I begin to think I am losing the plot…

Or maybe I’m just feeling completely despairing and totally all over the place because I’ve had so much on and been so out of routine and had so little time alone.

I did manage to write a little “poem thing” (I’m still not sure if they’re really poems) over the weekend, but I didn’t have enough energy to post it, so here it is now:

I stayed…

…overnight with my best friend.

Lovely evening.
Takeaway curry.
Chatting.
Discussing.

In the gloom, for me,
Even though his eyesight
Struggling.

He made the call for takeaway
Even though he’s not fond
Of the phone.

Me rocking, stimming,
All strategies
Throughout the evening.

I slept
Moderately well.

I woke
Tired and quiet.

My words
Not fluent at all.

I departed
To get home.

I arrived
Quiet and tired.

My words
Completely gone
For three hours.

***

I could have gone out for breakfast.
I could have stayed for coffee.
I could have collected my stuff from our mailbox.

Except that I couldn’t.

Typing my words on my phone
To my friend who needed a magnifying glass to view them.

Aware that I needed to drive
And wanting to be home before complete shutdown.

***

This is the hard stuff.

Missed opportunities.

Truncated life.

I don’t much care whether I can speak
Technology deals with that.

But I do care
That I have to miss breakfast
At a nice place

Because I can’t cope.

And I do care
That I have to come home
Instead of living
A full life.

Too Loud

53-2016-12-29-22-14-42I sat in the masterclass, trying to hear what the teacher was saying to the student, straining my ears against the noise coming from my left. A woman who was sitting a couple of seats away from me was taking notes – with a pencil, and the sound of it scratching on the paper was getting so loud that I could almost hear it drowning out the voice of the teacher. I glanced round the room to see whether anyone else had noticed, but if they had they were giving no indication that they were the slightest bit worried by it.

I’ve noticed that since I’ve been in burnout my sensitivity to noise has increased dramatically and my ability to filter out extraneous sounds has declined substantially. I’ve always had issues with background noise, and usually I’m working really hard to filter out the things that I want to hear from those I don’t – this takes a huge amount of energy and I can only usually do it for a finite amount of time before some sort of meltdown occurs.

Interestingly, the noise in the eating place last summer (see The Discovery) was one of the main contributing factors to my eventually being identified as autistic. Not being able to cope with the noises of food, plates, eating, talking and so on AND then having to eat my own food was one of the big triggers that made me seriously anxious and I ended up figuring that it was so stressful being in that environment that the best thing to do would be just to give up eating while I was there because the whole food experience had become so very difficult. Of course, that wasn’t a great strategy, and explaining my difficulties and being given dispensation to eat somewhere quieter was a rather more realistic approach!

Eating noises in particular are something I find very hard to cope with and, as I’ve seen memes on the internet, I’ve gathered that there’s a name for this – misophonia – which is apparently something else not really recognised by medics. So I have a double problem – I can’t cope with quiet eating situations because the individual noises are too stressing, but I can’t really cope with noisy ones too well either. Catch 22. Maybe I should just accept that communal eating is a jolly unpleasant experience and stay away from it completely? Or maybe a more sensible solution might be to limit it and be aware that it takes extra energy!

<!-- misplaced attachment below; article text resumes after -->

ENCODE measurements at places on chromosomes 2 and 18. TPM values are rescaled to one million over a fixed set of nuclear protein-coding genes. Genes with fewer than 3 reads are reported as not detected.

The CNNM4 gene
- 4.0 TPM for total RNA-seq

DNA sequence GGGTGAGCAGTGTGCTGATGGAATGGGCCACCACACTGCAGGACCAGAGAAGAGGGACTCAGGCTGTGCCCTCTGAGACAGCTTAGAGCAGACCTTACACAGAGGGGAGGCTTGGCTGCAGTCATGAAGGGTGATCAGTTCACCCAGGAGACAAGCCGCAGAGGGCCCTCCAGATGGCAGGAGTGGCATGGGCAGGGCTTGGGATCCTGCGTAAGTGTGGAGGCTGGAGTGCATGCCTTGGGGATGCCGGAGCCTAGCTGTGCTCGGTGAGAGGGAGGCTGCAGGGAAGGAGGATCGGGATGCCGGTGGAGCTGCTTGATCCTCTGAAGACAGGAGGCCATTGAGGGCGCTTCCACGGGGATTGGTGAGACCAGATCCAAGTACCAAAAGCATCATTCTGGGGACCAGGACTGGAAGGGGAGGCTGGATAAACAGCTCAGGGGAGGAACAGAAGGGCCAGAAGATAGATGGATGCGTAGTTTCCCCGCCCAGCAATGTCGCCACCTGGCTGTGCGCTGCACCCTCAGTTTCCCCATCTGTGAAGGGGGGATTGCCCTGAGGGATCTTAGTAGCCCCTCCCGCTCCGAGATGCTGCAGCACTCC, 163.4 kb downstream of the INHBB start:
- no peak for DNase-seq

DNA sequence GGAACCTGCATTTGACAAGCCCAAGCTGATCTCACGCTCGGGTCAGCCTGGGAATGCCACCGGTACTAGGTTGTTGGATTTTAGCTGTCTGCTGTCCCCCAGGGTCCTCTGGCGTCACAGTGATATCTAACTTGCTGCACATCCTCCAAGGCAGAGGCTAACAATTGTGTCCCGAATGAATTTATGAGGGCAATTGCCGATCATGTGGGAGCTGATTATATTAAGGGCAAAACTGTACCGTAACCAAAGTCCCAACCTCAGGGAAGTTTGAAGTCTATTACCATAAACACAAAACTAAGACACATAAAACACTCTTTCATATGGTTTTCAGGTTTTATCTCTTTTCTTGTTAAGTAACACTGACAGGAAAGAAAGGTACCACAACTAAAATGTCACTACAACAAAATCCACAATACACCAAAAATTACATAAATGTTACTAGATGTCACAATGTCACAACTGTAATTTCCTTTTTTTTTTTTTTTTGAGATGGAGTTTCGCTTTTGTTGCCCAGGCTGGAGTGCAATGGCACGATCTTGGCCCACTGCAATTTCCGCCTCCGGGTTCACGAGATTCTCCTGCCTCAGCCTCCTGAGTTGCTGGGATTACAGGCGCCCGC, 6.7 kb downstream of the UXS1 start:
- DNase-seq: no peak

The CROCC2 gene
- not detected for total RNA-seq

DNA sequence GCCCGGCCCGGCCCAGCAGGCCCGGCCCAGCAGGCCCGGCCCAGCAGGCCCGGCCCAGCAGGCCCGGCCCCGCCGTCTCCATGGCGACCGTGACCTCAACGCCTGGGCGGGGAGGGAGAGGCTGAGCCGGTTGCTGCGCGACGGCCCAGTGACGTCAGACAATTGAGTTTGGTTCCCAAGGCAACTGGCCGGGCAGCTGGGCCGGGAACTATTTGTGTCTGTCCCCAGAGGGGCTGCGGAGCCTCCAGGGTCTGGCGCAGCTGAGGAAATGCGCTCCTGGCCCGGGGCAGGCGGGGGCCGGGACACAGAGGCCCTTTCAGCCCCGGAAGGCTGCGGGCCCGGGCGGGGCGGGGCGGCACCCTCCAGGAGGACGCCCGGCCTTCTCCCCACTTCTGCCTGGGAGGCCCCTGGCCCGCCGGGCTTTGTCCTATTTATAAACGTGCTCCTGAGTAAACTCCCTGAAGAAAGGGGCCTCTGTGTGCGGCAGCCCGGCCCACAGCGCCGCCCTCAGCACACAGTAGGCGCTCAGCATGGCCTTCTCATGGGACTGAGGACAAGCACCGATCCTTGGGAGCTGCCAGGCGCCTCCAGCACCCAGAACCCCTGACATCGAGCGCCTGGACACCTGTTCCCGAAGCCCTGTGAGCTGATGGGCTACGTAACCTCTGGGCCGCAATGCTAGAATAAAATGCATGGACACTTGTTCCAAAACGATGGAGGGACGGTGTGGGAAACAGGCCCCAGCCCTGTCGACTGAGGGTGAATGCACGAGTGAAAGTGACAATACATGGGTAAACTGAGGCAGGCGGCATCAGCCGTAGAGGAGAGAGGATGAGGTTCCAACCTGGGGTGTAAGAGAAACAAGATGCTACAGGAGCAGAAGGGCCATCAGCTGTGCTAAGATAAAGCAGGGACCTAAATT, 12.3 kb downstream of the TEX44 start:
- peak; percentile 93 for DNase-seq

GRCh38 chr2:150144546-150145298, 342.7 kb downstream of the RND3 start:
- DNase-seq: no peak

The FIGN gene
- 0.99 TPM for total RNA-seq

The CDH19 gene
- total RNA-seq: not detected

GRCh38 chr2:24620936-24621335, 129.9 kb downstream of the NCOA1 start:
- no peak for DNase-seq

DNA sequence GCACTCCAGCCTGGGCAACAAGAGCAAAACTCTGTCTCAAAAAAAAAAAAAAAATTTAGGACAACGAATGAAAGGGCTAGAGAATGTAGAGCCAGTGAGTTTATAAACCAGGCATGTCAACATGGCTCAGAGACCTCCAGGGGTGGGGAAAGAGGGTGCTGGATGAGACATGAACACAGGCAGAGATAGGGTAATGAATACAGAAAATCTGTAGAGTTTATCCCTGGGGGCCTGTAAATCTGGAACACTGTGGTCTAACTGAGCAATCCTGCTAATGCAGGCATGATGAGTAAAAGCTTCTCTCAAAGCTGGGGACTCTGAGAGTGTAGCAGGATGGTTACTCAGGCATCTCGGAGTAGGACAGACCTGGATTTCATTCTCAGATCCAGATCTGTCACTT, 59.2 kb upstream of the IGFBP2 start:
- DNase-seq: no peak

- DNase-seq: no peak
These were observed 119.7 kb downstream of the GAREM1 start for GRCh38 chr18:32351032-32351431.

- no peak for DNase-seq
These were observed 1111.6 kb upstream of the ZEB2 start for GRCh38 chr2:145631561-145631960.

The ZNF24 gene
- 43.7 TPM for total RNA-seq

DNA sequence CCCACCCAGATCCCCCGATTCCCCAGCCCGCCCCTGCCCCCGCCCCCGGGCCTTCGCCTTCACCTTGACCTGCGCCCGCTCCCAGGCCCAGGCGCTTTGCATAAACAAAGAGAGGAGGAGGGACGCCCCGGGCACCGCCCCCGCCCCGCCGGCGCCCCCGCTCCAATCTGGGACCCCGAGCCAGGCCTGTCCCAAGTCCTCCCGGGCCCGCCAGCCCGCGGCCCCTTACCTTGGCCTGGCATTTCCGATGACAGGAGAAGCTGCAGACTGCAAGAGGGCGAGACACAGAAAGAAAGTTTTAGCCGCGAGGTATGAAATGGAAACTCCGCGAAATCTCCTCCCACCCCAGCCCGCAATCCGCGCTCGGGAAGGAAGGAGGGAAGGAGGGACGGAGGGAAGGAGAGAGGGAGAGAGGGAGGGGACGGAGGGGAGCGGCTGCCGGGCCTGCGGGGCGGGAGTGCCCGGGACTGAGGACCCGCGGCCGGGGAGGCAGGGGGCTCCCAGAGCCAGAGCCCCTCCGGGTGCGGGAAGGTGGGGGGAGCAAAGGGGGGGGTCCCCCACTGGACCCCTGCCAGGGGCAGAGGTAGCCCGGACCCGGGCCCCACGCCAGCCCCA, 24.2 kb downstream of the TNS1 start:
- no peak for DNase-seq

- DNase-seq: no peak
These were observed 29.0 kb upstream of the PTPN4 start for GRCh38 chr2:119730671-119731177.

But it’s not just eating. We don’t have a separate kitchen at home, just an area at one end of the sitting room. When my husband is cooking, particularly if he’s frying anything, the sound of the stuff in the pan can sometimes quite literally hurt my ears. I also get similar problems with cutlery clanking on plates, or pots and pans being rattled and so on. Even when there’s no cooking going on, I sit there waiting for the fridge to stop making a noise so I can get some peace. I really would be the world’s worst kitchen worker!

Usually I manage to cope with most of the noises in the everyday world. Like bright lights, they exhaust me and I need to recover from them. Like with light I’m trying to figure out a way to dull them somewhat, especially now I know that I’m not hearing the same things that other people hear (not because there’s anything wrong with my ears, but because the way my brain processes sounds is rather different). Unlike with light it’s more difficult. Wearing sunglasses is an easy adaption – I’ve worn glasses since I was a teenager and have to wear them anyway to be legal to drive the car and to be able to see. Glasses are no big deal.

Earplugs or headphones are an entirely different matter. I can tolerate having earphones in for a short while, but I’m permanently slightly uncomfortable with them in because of how they feel in my ears. Apparently there are people who can sleep with earplugs in – I don’t know how because they drive me nuts after a very short time. I have worn earplugs at airshows and so on, but the sound of my own voice is then totally unbearable and I only keep them in for the noisiest jets. I would also feel very vulnerable out alone without being able to hear what’s going on around me, because I use my hearing so much as a safety mechanism – maybe the advantage of hearing so much of the background noise upfront is that I notice things like footsteps behind me or the whistle of wind in bicycle wheels when I’m about to cross a road, or similar. I haven’t yet solved the noise problem – that’s very much a work in progress!